The French government has just announced a bailout for the French car industry. This involves LENDING Renault and Peugeot-Citroën a grand total of £5.2bn (at 6% for up to 5 years). In exchange the carmakers will be obliged to maintain existing French production facilities and not make any existing French employees redundant.
Ignoring the various special lending schemes and what not running into hundreds and hundreds of billions, the British government has already INVESTED £37bn in 3 banks (i.e. no fixed interest payments and the value may go down as well as up). These investments will be managed at arms length from the government. Aside from the huffy restrictions being placed on bonus payments the staff recruitment and retention strategies of all 3 (now 2) banks are not in anyway formally connected to the taxpayer bailout. Indeed, recent headlines make clear the bailed out banks are already in the process of making a significant proportion of their existing workforces redundant.
So there’s a wee cheeky bit of a difference between France and Britain with the logic of the British approach as I understand it being as follows – we are investing billions of our taxpayer pounds in these companies to limit the extent of the current recession in which people wil loose their jobs. The companies we're investing billions off taxpayers’ pounds in are already making thousands of people redundant and will continue to do so for the foreseeable future because this is a very , very good way of them sorting themselves out.
So letting people be made redundant is going to stop people being made redundant. Or am I missing something? I know, first off it shows government isn’t intervening in the management of banking, which is a good thing obviously because . . . . . . . . . . Aye anyway, we’ll have a bash with something else . . . . . . . Here, got one. Letting these businesses sort themselves out will ultimately benefit us all. The taxpayer will make a healthy return on their investment as the banks once more return to the job of creating wealth and in due course employ more people. Ignoring the reality of what bank profits will look like in the far more heavily regulated future (here’s a clue – SMALLER!!!!!!!!!!!!!!), this combines 2 glaring fallacies.
First, it’s a long-term view and in the long run we are all dead. Cute quotes aside with the number of vacancies per worker currently plummeting and unemployment rising at a horrendous rate thats set to continue into 2010, the “right-sizing” of banking will contribute to the creation of a new generation of long-term unemployed. This is a bad thing even from a purely economic perspective given the permanent loss of service sector human capital it entails in what after all is a service led economy.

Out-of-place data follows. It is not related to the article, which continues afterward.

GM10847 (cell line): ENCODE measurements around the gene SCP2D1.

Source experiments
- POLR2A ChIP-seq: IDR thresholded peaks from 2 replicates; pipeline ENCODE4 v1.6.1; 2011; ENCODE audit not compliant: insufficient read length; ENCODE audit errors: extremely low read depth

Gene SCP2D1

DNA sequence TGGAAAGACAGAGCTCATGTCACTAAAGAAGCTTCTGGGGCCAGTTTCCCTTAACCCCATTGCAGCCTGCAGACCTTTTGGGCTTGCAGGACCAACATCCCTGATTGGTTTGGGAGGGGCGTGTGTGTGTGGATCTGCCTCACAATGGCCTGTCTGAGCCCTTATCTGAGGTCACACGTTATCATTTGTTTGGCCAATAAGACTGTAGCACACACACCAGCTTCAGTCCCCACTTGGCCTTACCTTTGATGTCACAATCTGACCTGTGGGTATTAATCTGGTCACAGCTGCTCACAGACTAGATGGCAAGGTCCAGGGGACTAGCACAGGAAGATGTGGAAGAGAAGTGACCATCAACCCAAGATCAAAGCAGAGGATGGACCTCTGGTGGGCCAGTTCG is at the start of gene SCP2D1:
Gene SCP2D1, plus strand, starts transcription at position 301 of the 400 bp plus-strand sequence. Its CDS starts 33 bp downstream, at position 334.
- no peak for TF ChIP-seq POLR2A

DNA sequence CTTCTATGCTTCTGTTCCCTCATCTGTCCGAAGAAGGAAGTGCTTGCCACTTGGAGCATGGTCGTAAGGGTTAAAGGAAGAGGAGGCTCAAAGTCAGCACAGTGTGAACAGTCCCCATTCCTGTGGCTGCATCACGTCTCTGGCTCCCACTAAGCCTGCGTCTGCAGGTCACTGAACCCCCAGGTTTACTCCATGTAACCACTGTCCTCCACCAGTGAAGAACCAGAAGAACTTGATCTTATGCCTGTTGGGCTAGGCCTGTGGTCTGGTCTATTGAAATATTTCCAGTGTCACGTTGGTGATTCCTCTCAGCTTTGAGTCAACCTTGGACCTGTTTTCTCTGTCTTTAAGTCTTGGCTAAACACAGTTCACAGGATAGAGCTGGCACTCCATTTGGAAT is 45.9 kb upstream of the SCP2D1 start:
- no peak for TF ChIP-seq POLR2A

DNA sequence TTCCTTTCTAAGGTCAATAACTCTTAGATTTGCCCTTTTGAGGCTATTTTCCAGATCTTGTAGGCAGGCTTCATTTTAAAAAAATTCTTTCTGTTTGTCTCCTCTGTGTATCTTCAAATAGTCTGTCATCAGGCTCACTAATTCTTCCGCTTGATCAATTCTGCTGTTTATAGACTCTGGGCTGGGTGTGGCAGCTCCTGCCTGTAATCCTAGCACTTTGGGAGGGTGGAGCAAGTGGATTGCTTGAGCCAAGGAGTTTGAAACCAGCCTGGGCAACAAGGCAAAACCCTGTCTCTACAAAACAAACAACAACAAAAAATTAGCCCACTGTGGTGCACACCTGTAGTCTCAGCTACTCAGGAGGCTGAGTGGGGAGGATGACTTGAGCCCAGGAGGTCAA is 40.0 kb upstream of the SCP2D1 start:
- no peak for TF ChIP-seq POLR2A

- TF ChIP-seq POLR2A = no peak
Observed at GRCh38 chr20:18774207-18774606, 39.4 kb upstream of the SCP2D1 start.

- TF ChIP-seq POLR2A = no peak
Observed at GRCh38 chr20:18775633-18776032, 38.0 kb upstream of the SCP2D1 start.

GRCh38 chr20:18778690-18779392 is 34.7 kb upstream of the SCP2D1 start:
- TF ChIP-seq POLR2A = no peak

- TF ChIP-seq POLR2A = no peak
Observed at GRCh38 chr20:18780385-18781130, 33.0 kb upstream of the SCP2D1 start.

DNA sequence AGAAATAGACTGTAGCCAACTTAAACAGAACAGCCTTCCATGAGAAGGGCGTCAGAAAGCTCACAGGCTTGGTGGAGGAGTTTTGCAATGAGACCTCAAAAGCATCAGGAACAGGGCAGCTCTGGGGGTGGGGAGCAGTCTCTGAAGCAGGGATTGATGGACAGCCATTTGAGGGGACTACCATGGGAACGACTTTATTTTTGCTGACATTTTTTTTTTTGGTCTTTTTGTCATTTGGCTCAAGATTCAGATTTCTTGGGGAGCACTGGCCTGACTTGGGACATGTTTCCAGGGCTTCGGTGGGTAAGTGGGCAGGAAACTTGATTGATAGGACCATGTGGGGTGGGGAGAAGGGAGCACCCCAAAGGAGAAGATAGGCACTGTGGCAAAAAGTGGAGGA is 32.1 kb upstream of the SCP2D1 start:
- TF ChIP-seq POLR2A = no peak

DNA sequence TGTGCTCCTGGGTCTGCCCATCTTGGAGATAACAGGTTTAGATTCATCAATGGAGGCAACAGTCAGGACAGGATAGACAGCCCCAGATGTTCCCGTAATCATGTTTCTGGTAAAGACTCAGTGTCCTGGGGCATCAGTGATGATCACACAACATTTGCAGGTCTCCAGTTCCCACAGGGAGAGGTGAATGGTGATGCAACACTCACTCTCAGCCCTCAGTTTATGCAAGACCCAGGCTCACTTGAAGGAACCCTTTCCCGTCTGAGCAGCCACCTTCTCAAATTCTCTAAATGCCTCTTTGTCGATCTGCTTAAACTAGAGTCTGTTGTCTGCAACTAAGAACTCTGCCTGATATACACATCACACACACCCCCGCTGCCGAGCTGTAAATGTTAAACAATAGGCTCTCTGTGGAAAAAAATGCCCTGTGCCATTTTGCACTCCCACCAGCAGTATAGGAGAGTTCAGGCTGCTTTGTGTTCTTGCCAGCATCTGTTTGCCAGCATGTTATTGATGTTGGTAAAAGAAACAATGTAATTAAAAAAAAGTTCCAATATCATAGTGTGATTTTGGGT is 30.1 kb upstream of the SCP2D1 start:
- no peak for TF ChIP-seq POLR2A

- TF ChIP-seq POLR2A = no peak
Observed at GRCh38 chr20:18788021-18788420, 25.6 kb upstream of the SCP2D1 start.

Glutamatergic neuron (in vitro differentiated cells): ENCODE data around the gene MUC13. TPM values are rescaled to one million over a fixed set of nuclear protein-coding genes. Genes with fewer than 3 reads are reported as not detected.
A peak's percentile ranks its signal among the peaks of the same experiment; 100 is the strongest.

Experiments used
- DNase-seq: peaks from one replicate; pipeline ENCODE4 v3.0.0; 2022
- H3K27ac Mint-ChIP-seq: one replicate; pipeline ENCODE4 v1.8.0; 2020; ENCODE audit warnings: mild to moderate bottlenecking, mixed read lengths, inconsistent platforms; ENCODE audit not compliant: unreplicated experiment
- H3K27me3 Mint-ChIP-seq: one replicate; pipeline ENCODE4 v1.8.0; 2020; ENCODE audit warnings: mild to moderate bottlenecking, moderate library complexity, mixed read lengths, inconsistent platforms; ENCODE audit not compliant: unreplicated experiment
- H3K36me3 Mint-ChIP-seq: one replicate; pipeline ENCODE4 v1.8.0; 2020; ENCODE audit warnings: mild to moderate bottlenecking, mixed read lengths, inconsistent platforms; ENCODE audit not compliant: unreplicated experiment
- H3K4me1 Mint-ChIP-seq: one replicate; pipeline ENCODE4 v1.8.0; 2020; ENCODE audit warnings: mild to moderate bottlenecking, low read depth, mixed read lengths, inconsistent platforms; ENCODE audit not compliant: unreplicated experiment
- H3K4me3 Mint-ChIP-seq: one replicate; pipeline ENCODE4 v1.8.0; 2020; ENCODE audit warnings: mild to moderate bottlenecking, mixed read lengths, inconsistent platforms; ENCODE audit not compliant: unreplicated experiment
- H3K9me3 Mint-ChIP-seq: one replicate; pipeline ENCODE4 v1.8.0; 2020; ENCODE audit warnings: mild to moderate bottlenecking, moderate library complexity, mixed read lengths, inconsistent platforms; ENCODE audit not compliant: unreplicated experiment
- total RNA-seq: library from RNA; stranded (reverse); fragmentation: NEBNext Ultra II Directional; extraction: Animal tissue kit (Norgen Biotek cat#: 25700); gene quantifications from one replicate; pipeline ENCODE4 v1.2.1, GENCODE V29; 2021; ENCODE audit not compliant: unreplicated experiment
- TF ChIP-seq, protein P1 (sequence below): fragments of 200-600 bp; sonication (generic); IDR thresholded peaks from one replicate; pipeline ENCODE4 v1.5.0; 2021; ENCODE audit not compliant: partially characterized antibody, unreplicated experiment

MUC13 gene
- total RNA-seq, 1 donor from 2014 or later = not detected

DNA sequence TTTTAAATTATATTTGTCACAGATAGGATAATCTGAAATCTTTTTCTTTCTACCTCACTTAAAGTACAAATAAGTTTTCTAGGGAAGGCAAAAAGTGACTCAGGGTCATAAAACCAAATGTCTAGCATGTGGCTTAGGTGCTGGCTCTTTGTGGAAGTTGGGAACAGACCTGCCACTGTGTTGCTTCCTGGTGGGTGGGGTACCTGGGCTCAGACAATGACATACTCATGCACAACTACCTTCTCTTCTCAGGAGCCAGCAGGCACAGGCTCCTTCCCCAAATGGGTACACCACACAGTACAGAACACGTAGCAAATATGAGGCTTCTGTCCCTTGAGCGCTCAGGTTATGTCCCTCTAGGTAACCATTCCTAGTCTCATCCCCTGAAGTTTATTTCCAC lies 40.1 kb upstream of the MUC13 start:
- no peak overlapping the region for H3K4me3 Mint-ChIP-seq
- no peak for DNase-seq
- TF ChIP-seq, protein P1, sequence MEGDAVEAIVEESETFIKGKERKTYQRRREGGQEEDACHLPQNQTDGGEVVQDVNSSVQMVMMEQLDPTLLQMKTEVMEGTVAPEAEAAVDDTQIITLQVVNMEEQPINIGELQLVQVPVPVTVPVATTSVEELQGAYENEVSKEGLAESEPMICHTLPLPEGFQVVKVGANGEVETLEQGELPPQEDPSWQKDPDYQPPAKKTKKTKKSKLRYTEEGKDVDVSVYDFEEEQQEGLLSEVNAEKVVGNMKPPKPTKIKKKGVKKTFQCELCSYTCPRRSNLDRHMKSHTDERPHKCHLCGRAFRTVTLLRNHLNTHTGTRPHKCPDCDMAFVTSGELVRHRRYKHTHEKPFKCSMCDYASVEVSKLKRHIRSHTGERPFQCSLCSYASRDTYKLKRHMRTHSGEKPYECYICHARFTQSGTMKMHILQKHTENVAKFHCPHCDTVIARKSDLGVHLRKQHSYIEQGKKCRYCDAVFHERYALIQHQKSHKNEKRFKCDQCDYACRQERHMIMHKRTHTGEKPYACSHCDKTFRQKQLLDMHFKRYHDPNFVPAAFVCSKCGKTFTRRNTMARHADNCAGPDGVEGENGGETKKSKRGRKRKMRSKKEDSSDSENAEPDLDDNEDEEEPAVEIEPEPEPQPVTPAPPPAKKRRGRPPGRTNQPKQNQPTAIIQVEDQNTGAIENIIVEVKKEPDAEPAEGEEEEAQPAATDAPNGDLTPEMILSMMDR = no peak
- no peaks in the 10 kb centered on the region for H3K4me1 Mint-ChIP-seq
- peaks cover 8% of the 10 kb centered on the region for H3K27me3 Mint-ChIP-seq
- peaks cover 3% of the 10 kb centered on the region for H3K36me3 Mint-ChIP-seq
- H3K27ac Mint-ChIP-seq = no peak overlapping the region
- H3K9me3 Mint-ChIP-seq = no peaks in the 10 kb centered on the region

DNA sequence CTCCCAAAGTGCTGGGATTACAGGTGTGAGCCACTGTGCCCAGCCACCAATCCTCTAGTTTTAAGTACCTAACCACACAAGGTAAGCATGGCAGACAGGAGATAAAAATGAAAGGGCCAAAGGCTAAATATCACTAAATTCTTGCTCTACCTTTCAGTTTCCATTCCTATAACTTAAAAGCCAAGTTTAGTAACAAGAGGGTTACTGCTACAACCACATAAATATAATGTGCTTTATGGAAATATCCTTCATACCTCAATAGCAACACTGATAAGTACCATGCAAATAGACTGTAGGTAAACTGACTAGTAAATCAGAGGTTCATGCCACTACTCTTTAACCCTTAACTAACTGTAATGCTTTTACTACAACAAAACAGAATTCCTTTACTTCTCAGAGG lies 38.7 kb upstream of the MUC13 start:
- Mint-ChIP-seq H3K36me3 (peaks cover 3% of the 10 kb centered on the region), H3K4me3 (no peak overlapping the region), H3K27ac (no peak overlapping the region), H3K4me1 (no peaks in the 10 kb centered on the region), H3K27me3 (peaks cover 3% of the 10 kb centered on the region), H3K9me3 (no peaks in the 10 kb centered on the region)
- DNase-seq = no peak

Second, as JK Galbraith elegantly put it, this is trickle down theory writ large - “if you feed enough oats to the horse, some will pass through to feed the sparrows”. We’ve plenty of horses in Britain what with all the hedge fund managers, private equity directors, non-domiciled (or tax paying) billionaires, corporate executives and so on, so there should be plenty of manure for the rest of us to eat. Even better, thanks to the joys of tax efficient solutions the Joseph Rowntree Foundation found in 2007 that economic inequality in Britain had reached a 40 year high, so we really have been stuffing those horses. Yet according to the IMF in January Britain will experience the worst recession of any advanced nation signalling the Anglo Saxon model of capitalism has put the horse squarely before the cart (ouch).
Despite the existence of a French alternative all we have is the ghastly prospect of government mebbe establishing an emergency-working-group-task-force, preferably chaired by a recently resigned non-exec bank director, charged with coming up with a re-employment strategy for redundant bankers.
Or not as the case may be. Lets be honest bankers don’t vote Labour, aren't that popular right now and are reasonably well placed to find other jobs (Christ there’s going to be a lot of applications to teacher training college). Bankers, like me fer instance, are also geographically scattered, reducing the likelihood of the kind of concentrated outburst Rover workers did so well.
What gives all this particular personal meaning, give or take my own expectation of losing my job in due course, was a txt from a friend yesterday working in RBS. He told me the first he heard of the planned 2,300 RBS redundancies (on top of the existing Ulster Bank cut backs which is RBS/taxpayer owned) was reading about it on the BBC website. Today he txted me to say he was in the staff grade being lined up for redundancy.
I’m clearly old fashioned because I think finding out stuff like that via the news is repugnant. There again with the former bank execs on display yesterday in front of the Treasury Select Committee it was certainly a good day for a bank to bury bad news. So from a PR perspective go go RBS, they finally got something right.
Clearly, it’s a challenge reconciling such behaviour with the open and honest communication so integral to the laws of leadership executives espouse, but then what is leadership if it isn’t about making difficult decisions?
Pish like that aside my personal favourite is still Barclays recent decision to announce 2,100 redundancies in one area one day and another 2,100 elsewhere shortly afterwards. Presumably this was in the hope that people would confuse the two headlines and think the total cut was 2,100 not 4,200. Here hang on the Barclays logo is blue so allez les bleus it is then, British style.